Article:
Flat-backed millipede

Flat-backed Millipede

Flat-backed Millipede ©northeastwildlife.co.uk

Flat-backed millipede

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Scientific name: Polydesmus angustus
Found in compost heaps and under stones in gardens, the Flat-backed millipede is a common minibeast. Despite its name, it only has about 40 legs. It is an important recycler of nutrients, feeding on decaying matter.

Top facts


Length: 2.4cm

Conservation status


When to see

January to December


There are a number of millipede species in the UK; one familiar group includes the Flat-backed millipede, which can be found under rocks and in compost heaps in the garden, as well as in rotting trees in woodland. Millipedes are very long, many-segmented invertebrates that live in the soil, under rocks, or under the bark of trees. They are vegetarians, eating mildew and decaying vegetation, and perform a useful nutrient-recycling function in various habitats. They are very slow-moving creatures, but can excrete almond-smelling fluids (cyanide) from their sides if threatened.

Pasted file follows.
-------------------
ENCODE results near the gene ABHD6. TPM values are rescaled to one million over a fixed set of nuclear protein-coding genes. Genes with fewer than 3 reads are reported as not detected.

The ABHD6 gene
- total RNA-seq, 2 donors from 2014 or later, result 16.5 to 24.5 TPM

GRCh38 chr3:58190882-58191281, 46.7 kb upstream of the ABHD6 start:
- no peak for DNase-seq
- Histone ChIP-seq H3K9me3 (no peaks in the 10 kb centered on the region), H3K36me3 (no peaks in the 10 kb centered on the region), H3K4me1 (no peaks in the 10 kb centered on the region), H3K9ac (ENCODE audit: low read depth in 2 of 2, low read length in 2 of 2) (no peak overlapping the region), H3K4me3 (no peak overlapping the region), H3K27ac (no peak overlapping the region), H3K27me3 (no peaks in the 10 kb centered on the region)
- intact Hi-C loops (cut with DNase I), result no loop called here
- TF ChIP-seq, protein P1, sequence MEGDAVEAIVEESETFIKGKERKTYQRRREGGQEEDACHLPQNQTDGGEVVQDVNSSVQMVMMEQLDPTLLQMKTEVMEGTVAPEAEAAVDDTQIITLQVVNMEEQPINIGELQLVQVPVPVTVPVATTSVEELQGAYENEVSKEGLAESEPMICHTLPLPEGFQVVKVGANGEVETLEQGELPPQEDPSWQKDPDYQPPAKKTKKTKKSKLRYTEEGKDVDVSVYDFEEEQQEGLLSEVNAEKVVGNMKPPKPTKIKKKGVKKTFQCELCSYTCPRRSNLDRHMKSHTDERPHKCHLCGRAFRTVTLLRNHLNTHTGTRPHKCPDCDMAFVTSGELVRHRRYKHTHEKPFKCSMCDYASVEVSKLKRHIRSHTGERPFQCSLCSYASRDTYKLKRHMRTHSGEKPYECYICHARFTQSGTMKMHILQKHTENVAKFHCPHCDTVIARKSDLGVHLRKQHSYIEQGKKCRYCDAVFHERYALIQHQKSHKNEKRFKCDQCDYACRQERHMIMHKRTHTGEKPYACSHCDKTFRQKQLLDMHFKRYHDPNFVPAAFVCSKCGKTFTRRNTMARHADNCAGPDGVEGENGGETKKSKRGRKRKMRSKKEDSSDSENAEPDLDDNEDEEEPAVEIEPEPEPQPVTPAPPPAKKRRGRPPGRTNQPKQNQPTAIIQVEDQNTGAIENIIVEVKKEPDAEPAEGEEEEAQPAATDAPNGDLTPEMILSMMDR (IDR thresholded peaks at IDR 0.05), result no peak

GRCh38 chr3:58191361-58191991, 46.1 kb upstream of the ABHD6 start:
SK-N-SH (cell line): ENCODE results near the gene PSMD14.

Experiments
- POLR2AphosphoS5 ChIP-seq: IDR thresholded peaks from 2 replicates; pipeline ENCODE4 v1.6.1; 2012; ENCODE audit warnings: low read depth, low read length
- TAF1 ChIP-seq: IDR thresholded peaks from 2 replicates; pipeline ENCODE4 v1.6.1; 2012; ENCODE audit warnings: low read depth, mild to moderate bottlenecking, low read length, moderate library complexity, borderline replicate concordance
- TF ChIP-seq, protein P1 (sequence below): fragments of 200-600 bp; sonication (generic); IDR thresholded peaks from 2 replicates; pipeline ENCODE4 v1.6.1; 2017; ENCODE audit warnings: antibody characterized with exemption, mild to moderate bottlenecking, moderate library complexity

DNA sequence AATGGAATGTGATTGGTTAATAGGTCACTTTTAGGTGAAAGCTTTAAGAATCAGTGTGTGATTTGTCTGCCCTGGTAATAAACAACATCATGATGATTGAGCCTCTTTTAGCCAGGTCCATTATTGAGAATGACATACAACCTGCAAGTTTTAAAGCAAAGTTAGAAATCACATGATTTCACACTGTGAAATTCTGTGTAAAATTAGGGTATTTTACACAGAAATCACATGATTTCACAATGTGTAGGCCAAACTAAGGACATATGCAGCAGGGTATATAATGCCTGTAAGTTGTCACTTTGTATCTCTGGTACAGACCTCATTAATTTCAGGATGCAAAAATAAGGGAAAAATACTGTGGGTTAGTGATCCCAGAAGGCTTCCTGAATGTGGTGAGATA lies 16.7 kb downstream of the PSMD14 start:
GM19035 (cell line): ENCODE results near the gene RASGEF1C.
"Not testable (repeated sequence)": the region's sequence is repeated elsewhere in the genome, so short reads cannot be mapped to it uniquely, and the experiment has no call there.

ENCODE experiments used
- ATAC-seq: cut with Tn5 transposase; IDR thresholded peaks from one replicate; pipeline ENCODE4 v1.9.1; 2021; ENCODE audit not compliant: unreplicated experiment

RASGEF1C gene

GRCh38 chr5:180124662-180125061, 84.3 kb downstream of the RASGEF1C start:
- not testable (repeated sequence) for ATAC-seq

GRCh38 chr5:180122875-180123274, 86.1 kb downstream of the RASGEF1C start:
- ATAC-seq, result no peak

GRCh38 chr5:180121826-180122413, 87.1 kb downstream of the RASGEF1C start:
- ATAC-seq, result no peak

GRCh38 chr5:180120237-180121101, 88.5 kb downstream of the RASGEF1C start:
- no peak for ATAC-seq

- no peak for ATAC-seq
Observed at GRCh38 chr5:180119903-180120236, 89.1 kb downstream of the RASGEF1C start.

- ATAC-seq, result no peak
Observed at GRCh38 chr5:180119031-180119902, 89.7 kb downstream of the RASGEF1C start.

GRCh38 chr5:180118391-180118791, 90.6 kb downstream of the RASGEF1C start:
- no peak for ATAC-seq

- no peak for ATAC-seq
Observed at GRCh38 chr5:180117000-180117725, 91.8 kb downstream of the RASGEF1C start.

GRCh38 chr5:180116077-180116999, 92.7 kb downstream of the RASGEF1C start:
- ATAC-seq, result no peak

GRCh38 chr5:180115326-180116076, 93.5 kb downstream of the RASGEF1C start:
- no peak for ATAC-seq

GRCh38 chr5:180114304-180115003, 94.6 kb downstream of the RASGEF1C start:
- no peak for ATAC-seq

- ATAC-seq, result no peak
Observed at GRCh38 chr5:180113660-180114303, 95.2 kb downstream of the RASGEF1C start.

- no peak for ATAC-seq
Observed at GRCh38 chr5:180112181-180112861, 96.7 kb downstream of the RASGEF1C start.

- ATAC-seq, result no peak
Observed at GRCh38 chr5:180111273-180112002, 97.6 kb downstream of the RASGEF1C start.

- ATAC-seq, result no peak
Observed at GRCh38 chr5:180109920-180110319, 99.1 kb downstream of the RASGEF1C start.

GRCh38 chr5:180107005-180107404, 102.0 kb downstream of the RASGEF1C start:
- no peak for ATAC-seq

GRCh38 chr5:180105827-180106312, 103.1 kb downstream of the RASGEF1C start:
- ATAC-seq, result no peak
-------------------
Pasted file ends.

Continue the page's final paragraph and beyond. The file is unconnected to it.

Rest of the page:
What to look for

The Flat-backed millipede is orangey-brown with a long, flattened body that resembles a centipede. However, centipedes have only one pair of legs per segment of their body, whereas millipedes have two. There are many millipede species in the UK, which can be difficult to tell apart.

Where to find


Did you know?

The Flat-backed millipede is relatively short for a millipede: it only has about 20 segments, which means just 40 legs.